Islamic Finance Innovations for Social Progress

 Nurul Aini Muhamed and Muhammad Iqmal Hisham Kamaruddin



Islam promotes private ownership and acknowledges property gained by individual efforts. At the same time, its teachings also promote the attainment of social objectives such as reducing poverty and public rights (basic needs, health, education, etc.). Islamic finance nowadays is criticized for not realizing its full potential in balancing private and social objectives. Islamic finance today tends to be more focused on profits rather than easing the plight of the poor and reducing poverty. However, Islamic financial institutions can help and serve both, public as well as private sector objectives.

Waqf, zakah, sadaqah, hibah and qard are all charitable schemes to support the needs of the needy. These have nowadays been extended to benefit large numbers of people, Waqf, for example, has been innovatively developed into several types of waqf such as cash waqf and share waqf, instead of only immovable assets. In addition, zakah as an obligatory almsgiving has also been innovated with the inclusion of the zakatable portion to support the business activities of the poor, rather than only to cover their basic needs. These two charitable contracts have some restrictions compared to others such as hibah and sadaqah, which are more flexible in terms of their usage. The development of the third economic sector is however shadowed by profit-based Islamic financial institutions. Hence, some of the innovations initiated by Islamic financial institutions should be learned and adopted.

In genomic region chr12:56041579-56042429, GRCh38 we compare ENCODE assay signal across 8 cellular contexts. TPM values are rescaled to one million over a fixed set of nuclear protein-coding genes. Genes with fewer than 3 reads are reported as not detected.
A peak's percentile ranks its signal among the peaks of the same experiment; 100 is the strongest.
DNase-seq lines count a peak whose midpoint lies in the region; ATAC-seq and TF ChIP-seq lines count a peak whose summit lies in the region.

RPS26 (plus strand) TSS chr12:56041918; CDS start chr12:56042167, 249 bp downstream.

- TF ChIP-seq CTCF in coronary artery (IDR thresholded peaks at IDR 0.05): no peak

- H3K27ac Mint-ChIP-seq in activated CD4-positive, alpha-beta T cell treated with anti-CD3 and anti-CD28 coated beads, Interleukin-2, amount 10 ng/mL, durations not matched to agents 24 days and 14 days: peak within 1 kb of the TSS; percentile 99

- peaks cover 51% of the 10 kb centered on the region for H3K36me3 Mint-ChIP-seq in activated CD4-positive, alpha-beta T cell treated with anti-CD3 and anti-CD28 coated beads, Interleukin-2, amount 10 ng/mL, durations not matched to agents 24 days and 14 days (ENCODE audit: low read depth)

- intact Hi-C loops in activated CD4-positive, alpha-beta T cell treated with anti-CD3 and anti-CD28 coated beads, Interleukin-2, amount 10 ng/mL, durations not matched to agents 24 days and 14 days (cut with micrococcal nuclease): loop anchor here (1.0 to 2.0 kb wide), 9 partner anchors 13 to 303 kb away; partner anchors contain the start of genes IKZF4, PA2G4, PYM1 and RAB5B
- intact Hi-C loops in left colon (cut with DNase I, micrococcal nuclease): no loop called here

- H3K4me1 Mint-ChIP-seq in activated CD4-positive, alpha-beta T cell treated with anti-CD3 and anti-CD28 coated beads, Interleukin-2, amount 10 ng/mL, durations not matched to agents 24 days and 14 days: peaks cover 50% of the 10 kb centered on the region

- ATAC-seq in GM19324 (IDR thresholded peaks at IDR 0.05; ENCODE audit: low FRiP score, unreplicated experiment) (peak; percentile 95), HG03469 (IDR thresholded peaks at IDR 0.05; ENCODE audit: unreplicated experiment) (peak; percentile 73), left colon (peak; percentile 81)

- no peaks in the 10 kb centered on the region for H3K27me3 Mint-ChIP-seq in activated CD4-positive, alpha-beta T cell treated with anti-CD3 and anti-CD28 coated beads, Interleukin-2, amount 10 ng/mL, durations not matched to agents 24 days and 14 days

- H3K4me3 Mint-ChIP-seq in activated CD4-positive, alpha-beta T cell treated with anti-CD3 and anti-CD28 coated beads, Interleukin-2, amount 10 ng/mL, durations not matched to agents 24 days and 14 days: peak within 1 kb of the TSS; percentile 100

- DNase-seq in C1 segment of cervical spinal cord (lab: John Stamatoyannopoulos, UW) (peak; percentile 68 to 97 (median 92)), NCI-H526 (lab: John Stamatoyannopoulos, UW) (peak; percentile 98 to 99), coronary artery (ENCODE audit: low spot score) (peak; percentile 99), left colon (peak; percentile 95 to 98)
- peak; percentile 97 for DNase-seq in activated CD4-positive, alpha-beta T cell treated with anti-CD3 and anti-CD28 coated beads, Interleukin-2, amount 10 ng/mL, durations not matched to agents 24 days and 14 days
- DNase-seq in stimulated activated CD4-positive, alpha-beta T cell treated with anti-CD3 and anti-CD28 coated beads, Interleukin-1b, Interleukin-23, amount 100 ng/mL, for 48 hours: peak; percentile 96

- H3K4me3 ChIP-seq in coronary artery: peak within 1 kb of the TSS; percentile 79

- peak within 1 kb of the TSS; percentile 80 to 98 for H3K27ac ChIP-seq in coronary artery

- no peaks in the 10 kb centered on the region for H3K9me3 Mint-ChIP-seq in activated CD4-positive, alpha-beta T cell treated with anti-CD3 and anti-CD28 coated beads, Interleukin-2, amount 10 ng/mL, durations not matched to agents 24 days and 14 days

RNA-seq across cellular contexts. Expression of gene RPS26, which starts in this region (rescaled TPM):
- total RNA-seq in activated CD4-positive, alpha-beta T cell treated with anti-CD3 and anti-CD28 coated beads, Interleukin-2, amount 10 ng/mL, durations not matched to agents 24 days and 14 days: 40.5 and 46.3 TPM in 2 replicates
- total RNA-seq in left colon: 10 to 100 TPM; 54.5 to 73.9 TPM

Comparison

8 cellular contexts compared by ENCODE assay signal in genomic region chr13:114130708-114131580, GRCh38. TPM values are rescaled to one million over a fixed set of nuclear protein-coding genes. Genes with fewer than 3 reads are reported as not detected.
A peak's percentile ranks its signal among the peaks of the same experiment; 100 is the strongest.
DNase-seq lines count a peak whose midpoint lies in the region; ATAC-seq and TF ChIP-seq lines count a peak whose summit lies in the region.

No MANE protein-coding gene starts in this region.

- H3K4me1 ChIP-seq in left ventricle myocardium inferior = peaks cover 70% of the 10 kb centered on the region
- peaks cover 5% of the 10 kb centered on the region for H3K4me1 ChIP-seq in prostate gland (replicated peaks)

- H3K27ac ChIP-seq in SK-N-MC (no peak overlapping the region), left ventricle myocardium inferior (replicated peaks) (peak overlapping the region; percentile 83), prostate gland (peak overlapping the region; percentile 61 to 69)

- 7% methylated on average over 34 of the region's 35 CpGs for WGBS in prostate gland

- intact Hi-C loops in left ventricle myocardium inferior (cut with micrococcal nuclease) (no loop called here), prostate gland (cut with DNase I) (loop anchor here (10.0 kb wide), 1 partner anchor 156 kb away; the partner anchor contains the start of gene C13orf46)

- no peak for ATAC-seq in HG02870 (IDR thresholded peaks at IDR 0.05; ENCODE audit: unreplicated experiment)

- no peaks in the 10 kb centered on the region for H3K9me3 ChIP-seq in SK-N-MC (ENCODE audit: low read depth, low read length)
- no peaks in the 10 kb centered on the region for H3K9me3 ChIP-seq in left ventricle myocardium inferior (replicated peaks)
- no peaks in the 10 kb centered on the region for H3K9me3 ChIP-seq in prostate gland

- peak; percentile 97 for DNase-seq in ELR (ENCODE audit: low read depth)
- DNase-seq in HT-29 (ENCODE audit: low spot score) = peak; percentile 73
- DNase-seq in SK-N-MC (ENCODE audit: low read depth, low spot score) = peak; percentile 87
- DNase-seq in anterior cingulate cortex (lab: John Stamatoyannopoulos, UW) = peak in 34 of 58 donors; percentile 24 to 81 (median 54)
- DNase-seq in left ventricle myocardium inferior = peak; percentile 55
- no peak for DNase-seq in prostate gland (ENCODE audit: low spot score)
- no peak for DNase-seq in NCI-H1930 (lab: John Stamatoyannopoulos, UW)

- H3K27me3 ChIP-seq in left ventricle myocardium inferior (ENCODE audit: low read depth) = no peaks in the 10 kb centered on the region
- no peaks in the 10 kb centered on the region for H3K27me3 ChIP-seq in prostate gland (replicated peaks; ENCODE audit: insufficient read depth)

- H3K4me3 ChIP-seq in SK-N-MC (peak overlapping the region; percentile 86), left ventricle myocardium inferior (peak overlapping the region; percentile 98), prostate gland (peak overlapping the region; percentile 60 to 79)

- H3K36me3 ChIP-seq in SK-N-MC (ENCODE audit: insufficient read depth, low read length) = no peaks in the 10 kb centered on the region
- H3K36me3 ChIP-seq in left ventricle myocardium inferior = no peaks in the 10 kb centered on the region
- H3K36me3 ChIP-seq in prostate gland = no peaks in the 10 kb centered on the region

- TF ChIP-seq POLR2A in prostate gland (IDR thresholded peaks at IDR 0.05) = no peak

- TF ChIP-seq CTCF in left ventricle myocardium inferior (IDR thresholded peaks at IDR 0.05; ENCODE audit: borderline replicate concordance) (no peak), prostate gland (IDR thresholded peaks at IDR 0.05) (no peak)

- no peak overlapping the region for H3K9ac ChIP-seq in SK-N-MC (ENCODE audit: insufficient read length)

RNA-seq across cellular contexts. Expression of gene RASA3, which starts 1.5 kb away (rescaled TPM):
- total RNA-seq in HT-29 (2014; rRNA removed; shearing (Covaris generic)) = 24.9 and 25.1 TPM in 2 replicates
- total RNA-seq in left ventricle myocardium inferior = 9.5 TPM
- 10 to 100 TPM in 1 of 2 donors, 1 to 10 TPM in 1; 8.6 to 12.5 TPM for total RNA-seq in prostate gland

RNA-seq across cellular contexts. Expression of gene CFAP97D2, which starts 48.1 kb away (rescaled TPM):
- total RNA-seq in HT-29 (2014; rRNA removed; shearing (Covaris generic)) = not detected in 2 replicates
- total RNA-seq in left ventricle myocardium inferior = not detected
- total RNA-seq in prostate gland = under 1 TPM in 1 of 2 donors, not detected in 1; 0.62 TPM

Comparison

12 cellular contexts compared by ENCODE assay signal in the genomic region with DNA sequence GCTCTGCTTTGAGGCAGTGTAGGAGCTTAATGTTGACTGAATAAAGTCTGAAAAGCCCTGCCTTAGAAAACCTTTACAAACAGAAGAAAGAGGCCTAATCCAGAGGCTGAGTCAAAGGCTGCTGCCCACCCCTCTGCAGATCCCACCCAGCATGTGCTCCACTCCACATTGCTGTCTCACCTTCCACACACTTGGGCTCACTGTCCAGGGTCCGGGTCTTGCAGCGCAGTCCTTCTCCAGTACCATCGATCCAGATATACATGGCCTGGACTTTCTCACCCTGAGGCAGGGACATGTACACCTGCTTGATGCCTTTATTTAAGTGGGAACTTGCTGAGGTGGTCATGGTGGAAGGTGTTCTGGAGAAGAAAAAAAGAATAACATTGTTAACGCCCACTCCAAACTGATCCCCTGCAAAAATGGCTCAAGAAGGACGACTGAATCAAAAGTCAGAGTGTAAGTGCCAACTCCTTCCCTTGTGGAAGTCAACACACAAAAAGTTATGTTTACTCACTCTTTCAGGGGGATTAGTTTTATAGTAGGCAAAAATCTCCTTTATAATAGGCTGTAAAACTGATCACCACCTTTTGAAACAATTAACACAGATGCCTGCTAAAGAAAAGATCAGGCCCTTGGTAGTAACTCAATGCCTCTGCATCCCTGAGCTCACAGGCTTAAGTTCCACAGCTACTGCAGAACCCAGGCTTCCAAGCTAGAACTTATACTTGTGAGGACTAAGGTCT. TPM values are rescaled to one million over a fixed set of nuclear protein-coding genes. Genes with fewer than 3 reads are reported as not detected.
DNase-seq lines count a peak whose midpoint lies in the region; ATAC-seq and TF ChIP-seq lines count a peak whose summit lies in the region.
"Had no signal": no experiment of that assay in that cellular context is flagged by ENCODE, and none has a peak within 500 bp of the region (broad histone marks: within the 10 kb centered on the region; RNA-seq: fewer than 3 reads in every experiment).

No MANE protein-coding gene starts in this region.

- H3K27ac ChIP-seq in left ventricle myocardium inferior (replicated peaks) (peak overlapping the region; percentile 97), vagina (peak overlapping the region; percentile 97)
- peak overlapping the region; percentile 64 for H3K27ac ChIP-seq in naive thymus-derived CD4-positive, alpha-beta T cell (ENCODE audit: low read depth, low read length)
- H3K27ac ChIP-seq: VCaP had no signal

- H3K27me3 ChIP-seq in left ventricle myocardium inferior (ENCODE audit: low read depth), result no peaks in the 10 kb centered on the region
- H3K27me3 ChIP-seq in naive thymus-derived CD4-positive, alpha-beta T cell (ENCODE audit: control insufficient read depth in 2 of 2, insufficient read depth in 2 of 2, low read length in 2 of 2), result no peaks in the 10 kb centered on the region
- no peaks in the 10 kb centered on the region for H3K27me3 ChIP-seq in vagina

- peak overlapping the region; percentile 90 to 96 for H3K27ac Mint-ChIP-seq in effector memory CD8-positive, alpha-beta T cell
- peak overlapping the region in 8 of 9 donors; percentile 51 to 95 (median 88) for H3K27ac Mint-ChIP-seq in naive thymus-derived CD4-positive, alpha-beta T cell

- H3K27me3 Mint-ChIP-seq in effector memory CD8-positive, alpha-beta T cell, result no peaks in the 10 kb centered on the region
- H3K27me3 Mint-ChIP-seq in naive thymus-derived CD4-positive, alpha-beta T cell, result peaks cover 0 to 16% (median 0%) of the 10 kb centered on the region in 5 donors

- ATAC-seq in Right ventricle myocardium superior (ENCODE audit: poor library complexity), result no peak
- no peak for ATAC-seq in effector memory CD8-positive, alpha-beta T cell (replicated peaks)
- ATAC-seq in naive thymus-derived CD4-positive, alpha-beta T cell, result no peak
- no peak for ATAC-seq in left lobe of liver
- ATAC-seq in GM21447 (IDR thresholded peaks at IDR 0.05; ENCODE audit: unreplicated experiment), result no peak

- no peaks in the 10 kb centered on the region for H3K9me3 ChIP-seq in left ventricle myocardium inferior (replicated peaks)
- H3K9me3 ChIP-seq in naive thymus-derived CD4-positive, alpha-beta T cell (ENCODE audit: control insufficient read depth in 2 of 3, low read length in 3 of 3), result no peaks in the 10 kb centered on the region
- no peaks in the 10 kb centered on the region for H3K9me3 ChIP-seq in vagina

Innovative approaches in the usage of charitable contracts are significantly important to support third economic sector citizens. Islamic social enterprise (ISE) is one form of third economic sector institution, besides zakah and awqaf based institutions. The uniqueness of ISE lies in its flexibility to generate income from business activities to cover long-term societal contributions and their sustainability. The sustainability of the ISE itself is important to ensure that it can contribute more to recipients and serve stakeholders in the long run. Here we propose that the ISE should be financially supported using suitable charitable contracts with the help of innovations in Islamic finance.


Islamic Social Enterprise

ISE refers to an institution that gains monetary and non-monetary funding from Islamic charitable sources to be channeled to business activities. The income generated from its businesses are then used for charitable contributions and sustainability (to cover for expenses). Its offering is not limited to trading products as it can also offer services. Nowadays, there are several sectors that are involved by ISE. These include retail services (new and used goods), education, hospitality, and health. The institution provides services at different ranges of prices, ranges from the affordable to lowest prices or free of charge for the poor.

ISE serves society in several ways. ISE’s contribution to society members include; (1) to deliver opportunities to the richer to contribute monetarily and non-monetarily to the poor via ISE, (2) enable the poor and lower-middle-income people to get product and services at cheaper prices, or in certain situations at no cost, (3) provide jobs to the local community. While these institutions can provide a direct impact on society (such as education and health), they also need financial support to grow and reach more recipients.